What is a Sales Ledger and How it Works in Accounting
Maria Peloponisiou~ 4 min Reading time | 26. Aug 2019
A sales ledger is a detailed and itemized breakdown of all sales that have taken place and whether or not they have been paid. Often the ledger will contain detailed information about the sale itself, including the itemized invoice, amount of tax, and credit notes applied.
Items recorded in the sales ledger are then transferred to the appropriate general ledger account at regular intervals, anywhere from once a day to once a month depending on the nature of the business. This separation helps keep the general ledger from getting bogged down with too many accounts, while still maintaining the detailed records you might need for auditing or reporting. In accounting software, the sales ledger will often be simplified into several different reports you can view depending on what you need it for.
What information is included in a sales ledger?
The sales ledger will often itemize sales by date and by customer account and includes both the amount of each invoice and the amount each customer owes and has paid. Using this tool, you’ll be able to view your total accounts receivable, and your accounts receivable breakdown by customer. When you receive a payment, it gets recorded in the sales ledger next to the invoice information, to make sure the payment matches the amount owed. Credit notes on a customer’s account are usually listed in the same manner as invoices and note the original invoice they refer to.
Why is a sales ledger important to your business?
There are many different ways a sales ledger can be useful and knowing how it can help you in the future will help you keep more meticulous records in the present. It might not seem important to track sales if you’re starting out, but once you have issued enough invoices, you’ll soon realize that having this record can save you a lot of hassle. Here are a few different reasons a sales ledger is essential for business operations:
1. Tracking your Accounts Receivable
Once you’ve sent a few invoices, you’ll often realize that clients vary widely in how promptly and accurately they pay you. While some clients may use EFT and credit card payments as soon as the invoice arrives, this is often the exception rather than the rule, particularly if some of your clients are larger companies. Sometimes handwritten cheques can have transposed numbers by accident, or payments made for multiple invoices may be based on incorrect math, meaning the payment you receive won’t match what’s on the invoice. Having a sales ledger to enter their payments into means that you will always ensure that their payment matches the amounts you charged, and any discrepancies can be fixed sooner rather than later.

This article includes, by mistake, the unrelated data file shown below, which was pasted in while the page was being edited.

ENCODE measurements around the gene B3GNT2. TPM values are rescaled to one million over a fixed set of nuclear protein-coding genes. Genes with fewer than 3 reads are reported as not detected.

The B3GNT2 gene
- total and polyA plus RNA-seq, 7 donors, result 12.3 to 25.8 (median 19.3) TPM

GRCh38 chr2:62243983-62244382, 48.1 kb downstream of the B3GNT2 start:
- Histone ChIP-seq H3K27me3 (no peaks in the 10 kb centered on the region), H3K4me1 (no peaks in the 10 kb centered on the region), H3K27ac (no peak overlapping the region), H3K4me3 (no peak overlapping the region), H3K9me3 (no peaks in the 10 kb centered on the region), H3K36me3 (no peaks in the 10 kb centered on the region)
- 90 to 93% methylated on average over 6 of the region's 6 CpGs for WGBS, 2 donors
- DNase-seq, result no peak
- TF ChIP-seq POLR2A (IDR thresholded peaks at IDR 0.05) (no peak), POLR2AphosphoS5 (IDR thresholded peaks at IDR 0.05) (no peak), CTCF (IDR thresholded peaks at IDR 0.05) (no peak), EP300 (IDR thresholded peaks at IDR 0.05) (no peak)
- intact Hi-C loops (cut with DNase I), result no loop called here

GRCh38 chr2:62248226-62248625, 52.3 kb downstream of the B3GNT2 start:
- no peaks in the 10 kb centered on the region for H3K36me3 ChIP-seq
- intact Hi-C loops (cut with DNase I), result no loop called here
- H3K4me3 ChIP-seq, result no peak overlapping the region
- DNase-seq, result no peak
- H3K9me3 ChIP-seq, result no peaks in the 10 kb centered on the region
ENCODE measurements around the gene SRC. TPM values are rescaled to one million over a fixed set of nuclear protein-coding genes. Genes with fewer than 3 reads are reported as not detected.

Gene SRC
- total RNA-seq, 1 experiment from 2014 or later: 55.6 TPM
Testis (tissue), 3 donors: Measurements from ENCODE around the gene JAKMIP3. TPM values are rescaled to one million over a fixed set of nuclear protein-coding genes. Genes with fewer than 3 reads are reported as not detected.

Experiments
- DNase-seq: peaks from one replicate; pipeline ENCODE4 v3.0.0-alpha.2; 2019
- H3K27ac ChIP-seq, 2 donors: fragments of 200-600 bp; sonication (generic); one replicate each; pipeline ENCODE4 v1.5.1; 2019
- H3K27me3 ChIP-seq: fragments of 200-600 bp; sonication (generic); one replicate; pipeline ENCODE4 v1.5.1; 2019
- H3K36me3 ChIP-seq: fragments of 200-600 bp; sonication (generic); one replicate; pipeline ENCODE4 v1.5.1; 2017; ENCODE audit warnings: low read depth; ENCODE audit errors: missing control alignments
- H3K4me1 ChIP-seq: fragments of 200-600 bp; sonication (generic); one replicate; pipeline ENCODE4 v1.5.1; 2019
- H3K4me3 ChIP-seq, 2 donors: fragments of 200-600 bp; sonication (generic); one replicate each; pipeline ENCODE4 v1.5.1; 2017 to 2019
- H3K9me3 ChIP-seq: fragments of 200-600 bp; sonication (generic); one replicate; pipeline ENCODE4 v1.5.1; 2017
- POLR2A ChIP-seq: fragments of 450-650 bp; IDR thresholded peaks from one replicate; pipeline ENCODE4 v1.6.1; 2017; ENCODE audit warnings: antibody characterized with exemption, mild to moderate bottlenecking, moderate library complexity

Additionally, some clients may take a long time to pay, and you’ll have to send gentle reminders to let them know you’re still waiting on your money. A sales ledger will let you view your receivables, which will help you know as soon as collections become an issue. When you’re sending payment reminders to clients, particularly if you have multiple clients you invoice often, it’s better to be able to send each client a list of all the invoices they owe. Without a sales ledger to pull this report from, it would be much more time consuming and difficult to compile this list.
The detailed information in a sales ledger can provide a breakdown of big-picture reports. For example, if you notice in a top-down analysis that you have sold a lot of a particular type of product or service, it can help to dig into more detailed sales data before investing more heavily in promoting it. You may notice, on further investigation, that it’s just one large client that is interested in a specific niche thing you offer, but that other products or services appeal to a greater range of clients.
When you’re connecting financial reports to marketing endeavours, this can be extremely valuable insight, since you don’t want to spend time and money advertising the wrong product. If you’re thinking about starting a marketing campaign like an email newsletter, you can take a look at your sales records to find out what types of products appeal to what clients. The sales ledger will also tell you how much each client has spent in total, so you can gain a sense of which ones might respond to marketing efforts and therefore how to focus them.
Being audited is never fun, but one way to make it go as smoothly as possible is to document all of your transactions carefully. Having a sales ledger means you will have all the information on hand you need should any question arise about your income. This can be particularly important if you’re registered for VAT – auditors will probably want to see a selection of invoices and what taxes you charged on them, to make sure you are charging the correct amount.
Although it may seem like a hassle to keep such detailed information with each purchase, it’s not difficult at all if you have the right tools to do it. Accounting software like Billomat can automatically update your numbers when you create invoices and receive digital payments, saving you time doing data entry—but also saving the records you need.